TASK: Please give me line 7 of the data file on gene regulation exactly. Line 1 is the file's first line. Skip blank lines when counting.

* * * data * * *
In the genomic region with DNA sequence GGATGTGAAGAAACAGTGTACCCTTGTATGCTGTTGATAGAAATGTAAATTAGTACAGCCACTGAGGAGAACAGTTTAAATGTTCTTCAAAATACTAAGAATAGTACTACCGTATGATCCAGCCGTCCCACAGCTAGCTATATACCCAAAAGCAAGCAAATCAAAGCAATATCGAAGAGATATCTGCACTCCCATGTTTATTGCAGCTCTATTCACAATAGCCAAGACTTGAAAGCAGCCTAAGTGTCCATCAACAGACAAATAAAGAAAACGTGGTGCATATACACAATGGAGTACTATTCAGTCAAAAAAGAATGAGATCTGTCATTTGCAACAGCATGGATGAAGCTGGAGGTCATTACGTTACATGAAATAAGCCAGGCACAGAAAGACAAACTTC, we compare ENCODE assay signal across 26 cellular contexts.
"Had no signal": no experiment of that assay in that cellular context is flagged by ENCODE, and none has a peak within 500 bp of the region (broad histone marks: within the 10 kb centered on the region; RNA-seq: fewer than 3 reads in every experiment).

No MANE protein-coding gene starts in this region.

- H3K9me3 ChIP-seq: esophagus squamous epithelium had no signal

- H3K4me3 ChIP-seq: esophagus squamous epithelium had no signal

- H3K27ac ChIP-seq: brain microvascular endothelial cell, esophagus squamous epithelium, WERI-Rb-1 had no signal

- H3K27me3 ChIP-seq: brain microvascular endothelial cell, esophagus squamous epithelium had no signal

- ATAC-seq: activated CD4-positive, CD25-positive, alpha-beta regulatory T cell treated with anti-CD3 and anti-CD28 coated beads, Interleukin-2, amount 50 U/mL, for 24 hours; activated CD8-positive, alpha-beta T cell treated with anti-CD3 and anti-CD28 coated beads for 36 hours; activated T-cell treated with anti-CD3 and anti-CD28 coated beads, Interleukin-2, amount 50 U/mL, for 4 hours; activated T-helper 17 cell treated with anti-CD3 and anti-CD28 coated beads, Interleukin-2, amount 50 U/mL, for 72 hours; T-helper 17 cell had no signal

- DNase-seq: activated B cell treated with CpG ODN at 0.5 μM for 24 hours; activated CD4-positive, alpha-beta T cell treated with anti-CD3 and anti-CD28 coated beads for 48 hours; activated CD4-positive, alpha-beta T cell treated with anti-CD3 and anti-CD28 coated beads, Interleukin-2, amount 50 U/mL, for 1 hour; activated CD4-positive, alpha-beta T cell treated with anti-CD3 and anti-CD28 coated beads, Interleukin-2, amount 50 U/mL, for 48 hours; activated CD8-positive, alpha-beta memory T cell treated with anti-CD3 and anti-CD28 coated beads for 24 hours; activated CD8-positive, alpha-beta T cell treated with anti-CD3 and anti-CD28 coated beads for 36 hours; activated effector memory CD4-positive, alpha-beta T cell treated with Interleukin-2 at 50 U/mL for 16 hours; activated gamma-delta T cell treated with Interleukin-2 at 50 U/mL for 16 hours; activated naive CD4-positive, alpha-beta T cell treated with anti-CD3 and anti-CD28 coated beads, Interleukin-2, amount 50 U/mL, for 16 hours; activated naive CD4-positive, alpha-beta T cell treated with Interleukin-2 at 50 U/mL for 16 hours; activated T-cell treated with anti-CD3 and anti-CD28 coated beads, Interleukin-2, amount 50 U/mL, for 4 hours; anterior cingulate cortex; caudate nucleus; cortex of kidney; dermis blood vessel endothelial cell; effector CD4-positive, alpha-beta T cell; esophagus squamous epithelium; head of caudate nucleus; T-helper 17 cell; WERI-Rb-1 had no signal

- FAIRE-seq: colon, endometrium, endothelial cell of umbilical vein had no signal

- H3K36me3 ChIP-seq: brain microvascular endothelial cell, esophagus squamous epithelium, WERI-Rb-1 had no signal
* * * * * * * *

- H3K27me3 ChIP-seq: brain microvascular endothelial cell, esophagus squamous epithelium had no signal